And now, switching gears a bit...
Here's another note regarding subjectivity that probably won’t come as any surprise for those who follow the awards closely, but I can’t help but point it out anyway.
While the medals used to be given out pretty evenly to both women and men, it’s fairly shocking how infrequently they’ve been given to women in the last several decades.
I’m not the first to ask it, by any stretch, but what’s up with that?
Why is it that more men win this award and its honor? I don’t know. But I’m not the only one who thinks that it's curious (and/or kind of lame). I've read about this subject many times before on others' blogs and in industry journals.
I did some digging to try to find old blog posts and/or articles on this subject to link to here. Alas, I became fatigued of internet surfing in my attempt to find some of the articles I remember reading about this in the past. So I'm copping out a bit here and not being as helpful as I could with this post for the sake of getting back to my own illustration work. In other words, sorry I don't have more links.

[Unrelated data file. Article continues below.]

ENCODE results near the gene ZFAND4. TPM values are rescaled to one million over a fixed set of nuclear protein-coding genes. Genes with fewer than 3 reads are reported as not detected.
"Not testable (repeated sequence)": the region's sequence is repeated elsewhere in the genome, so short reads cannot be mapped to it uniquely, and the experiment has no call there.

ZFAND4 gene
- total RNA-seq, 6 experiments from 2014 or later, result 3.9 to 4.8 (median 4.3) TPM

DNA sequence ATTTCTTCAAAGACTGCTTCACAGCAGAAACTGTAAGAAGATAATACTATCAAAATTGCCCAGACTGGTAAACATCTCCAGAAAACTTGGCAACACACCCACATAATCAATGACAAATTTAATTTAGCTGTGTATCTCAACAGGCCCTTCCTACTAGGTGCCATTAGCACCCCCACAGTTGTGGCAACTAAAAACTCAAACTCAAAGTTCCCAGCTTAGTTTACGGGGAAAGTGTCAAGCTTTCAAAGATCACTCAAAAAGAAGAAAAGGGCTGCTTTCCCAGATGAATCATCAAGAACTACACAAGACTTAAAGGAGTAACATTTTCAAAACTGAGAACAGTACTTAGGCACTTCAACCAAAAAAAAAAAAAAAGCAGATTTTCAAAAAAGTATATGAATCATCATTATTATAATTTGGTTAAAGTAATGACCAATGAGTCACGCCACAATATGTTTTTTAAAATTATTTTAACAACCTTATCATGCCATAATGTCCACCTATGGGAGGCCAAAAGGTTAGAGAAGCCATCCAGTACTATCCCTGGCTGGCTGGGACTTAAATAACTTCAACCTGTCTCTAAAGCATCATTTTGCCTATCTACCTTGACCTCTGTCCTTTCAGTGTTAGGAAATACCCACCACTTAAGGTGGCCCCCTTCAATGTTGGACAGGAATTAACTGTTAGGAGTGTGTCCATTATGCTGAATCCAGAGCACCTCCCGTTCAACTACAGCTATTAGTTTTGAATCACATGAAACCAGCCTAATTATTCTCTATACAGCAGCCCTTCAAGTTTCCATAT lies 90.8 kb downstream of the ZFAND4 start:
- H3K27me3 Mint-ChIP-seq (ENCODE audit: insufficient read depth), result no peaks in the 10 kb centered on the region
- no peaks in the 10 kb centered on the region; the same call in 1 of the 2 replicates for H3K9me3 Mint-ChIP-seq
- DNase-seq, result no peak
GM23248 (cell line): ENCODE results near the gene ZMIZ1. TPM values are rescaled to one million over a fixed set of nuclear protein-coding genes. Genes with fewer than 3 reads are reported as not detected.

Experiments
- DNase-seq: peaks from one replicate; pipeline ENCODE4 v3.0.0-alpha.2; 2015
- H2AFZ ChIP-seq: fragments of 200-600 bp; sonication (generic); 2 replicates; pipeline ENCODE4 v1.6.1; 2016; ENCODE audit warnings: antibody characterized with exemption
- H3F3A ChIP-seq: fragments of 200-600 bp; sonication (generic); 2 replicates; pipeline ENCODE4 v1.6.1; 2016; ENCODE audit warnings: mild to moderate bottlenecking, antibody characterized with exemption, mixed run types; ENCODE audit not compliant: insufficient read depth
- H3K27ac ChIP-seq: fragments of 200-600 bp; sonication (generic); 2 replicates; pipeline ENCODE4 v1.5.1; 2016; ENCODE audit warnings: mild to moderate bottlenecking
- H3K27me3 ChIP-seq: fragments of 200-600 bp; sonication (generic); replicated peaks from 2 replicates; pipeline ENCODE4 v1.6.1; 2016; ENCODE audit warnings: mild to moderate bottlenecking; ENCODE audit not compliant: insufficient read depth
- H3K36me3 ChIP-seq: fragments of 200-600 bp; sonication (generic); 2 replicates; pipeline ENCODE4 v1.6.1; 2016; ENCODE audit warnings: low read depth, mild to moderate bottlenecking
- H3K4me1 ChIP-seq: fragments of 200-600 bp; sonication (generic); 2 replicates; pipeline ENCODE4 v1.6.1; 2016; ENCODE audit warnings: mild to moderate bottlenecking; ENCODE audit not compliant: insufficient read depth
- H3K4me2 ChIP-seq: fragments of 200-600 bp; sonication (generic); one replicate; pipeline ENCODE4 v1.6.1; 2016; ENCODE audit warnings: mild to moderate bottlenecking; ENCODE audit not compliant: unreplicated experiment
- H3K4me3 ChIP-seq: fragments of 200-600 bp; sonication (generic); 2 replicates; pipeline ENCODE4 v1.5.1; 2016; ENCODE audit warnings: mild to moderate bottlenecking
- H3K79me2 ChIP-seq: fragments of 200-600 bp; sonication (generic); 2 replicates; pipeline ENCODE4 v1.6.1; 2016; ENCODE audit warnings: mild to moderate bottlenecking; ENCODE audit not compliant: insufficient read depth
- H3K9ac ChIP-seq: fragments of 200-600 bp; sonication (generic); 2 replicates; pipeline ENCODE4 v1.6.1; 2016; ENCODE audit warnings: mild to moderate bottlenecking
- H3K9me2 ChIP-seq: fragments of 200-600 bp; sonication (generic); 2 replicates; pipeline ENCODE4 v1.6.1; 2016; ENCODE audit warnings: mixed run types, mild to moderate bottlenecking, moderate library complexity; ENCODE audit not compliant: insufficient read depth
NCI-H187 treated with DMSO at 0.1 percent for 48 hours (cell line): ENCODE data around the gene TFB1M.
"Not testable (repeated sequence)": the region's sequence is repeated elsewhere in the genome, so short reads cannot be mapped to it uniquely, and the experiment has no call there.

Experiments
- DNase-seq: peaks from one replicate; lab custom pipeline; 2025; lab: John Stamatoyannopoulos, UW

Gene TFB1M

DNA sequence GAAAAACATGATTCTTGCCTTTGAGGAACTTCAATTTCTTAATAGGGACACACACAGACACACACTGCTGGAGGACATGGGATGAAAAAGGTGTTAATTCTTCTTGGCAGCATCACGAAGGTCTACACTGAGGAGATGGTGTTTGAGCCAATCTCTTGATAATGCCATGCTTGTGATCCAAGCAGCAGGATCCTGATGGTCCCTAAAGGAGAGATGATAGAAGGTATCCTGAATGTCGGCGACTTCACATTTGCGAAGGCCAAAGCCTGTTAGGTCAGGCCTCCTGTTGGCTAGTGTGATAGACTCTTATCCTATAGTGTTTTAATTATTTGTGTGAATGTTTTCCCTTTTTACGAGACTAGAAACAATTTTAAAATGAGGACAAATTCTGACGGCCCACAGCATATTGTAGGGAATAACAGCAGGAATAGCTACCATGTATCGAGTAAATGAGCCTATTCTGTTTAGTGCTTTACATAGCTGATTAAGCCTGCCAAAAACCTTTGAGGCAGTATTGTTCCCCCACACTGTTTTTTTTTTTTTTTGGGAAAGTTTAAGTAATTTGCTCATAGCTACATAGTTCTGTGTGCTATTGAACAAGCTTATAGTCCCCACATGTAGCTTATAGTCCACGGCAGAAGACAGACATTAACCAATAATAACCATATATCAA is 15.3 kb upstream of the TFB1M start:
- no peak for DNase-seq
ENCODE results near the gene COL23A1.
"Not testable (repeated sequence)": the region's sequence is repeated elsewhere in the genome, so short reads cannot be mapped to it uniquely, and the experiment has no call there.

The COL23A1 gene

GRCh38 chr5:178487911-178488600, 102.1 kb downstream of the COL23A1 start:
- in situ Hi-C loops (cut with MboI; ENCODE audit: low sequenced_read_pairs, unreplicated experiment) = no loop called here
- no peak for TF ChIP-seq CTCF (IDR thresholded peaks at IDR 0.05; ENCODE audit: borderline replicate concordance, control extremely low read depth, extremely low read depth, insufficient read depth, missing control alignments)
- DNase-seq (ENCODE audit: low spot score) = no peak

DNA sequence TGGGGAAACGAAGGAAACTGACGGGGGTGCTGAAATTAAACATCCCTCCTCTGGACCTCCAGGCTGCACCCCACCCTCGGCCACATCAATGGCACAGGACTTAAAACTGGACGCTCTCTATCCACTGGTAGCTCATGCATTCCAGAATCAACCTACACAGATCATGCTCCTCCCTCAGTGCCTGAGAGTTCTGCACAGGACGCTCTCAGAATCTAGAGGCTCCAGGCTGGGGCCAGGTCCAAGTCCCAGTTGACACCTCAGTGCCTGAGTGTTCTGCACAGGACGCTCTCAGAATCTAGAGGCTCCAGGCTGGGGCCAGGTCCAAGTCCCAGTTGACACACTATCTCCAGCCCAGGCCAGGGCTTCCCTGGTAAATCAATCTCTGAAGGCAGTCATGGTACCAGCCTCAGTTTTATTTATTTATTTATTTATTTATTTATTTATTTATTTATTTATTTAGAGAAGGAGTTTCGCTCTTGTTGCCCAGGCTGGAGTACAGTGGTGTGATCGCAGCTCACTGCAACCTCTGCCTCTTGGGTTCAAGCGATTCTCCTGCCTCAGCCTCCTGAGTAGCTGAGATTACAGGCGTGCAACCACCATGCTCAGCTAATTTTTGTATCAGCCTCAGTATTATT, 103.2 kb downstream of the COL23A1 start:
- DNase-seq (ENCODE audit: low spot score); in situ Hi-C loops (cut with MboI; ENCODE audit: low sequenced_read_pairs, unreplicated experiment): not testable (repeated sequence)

But at least I have a few:
Out of 72 Caldecott Gold Medals:
47 have gone to 43 men
20 have gone to 16 women
5 have gone to 5 male/female pairs (all unique illustrator pairs)
Out of 226 Caldecott Honors:
138 have gone to 88 men
83 have gone to 53 women
5 have gone to 4 male/female pairs
(my own note -- I believe these are the numbers over all the years the award has been given. It's substantially more lop-sided in favor of men winning over the last 2 decades or so. Also please note that the opposite is true for Newbery winners -- way more women than men win there, but at least it's fair to say that there's way more women writing for children than illustrating. Step into any children's literature conference and you'll see quickly that women outnumber men there by a large large margin)
Please if someone has interesting links on this topic or remembers old discussions I might link to, include them in the comments.